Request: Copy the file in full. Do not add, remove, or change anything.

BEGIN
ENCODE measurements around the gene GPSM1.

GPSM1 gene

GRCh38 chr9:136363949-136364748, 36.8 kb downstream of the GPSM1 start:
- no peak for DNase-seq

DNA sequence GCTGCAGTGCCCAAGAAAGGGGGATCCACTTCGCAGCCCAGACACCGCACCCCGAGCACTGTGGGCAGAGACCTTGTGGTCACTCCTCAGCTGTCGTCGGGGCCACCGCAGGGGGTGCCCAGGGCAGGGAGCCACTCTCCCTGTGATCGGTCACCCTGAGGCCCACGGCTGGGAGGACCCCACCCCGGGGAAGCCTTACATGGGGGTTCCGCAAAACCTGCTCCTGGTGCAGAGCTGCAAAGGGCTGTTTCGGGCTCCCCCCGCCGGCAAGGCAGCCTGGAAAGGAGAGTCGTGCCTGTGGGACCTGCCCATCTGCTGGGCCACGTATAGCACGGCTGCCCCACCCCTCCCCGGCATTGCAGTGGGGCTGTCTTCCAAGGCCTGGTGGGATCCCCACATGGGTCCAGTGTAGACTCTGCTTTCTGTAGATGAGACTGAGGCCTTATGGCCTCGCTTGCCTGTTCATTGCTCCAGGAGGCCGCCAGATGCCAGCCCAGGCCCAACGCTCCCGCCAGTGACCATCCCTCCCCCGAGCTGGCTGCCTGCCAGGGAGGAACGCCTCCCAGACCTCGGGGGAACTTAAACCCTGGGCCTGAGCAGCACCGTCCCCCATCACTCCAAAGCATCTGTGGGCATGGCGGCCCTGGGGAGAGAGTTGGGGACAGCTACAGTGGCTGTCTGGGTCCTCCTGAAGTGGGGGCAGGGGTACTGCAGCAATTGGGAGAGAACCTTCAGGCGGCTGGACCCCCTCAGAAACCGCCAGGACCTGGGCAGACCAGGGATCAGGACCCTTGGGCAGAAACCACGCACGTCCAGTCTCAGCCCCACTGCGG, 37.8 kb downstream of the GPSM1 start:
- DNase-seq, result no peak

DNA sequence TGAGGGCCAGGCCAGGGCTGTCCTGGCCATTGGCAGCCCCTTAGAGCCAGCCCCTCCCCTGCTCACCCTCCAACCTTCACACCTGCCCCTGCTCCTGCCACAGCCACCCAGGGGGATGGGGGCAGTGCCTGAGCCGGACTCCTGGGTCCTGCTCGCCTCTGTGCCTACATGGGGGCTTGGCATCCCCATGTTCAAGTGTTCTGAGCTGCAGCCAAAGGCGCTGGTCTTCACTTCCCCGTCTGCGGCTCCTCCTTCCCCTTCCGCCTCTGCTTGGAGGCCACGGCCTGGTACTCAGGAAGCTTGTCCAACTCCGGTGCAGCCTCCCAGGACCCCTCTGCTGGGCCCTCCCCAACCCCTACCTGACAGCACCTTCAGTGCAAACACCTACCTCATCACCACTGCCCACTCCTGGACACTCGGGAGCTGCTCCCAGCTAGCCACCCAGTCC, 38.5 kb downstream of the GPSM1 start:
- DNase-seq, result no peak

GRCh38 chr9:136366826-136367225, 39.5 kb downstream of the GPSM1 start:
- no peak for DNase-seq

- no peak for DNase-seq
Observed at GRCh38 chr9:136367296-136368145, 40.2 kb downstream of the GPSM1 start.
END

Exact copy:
ENCODE measurements around the gene GPSM1.

GPSM1 gene

GRCh38 chr9:136363949-136364748, 36.8 kb downstream of the GPSM1 start:
- no peak for DNase-seq

DNA sequence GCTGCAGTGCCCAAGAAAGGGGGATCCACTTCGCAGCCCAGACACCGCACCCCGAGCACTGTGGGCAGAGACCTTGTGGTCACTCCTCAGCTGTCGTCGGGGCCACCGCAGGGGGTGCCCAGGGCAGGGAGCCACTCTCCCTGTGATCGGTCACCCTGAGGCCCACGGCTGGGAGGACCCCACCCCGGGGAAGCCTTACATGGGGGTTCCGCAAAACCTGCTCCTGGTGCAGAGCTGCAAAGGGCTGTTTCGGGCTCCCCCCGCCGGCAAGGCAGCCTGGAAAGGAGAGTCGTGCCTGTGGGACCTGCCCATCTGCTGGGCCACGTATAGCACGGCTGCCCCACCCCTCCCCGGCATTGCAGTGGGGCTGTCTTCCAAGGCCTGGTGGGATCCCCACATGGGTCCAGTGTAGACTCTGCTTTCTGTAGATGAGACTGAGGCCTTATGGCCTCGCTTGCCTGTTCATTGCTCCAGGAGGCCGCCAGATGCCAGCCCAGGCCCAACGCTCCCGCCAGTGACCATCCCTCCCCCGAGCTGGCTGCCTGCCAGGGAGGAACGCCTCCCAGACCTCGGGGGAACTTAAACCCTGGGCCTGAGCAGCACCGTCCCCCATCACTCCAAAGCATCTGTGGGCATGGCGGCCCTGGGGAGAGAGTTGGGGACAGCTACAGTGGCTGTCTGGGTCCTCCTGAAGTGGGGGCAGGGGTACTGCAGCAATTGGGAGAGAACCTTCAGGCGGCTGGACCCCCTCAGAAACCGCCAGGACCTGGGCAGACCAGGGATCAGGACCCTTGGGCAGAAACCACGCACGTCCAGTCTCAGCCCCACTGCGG, 37.8 kb downstream of the GPSM1 start:
- DNase-seq, result no peak

DNA sequence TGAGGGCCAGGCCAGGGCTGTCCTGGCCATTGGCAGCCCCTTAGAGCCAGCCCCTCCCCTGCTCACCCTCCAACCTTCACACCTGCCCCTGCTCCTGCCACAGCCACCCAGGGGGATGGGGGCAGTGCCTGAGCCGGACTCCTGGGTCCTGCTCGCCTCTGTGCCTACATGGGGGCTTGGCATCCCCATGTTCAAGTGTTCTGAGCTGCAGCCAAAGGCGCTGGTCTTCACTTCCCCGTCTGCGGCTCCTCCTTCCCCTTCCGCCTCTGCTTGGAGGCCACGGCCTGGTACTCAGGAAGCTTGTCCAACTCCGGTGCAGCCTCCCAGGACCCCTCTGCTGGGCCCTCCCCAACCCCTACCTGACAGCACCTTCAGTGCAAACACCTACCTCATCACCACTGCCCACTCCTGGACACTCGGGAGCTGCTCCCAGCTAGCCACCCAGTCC, 38.5 kb downstream of the GPSM1 start:
- DNase-seq, result no peak

GRCh38 chr9:136366826-136367225, 39.5 kb downstream of the GPSM1 start:
- no peak for DNase-seq

- no peak for DNase-seq
Observed at GRCh38 chr9:136367296-136368145, 40.2 kb downstream of the GPSM1 start.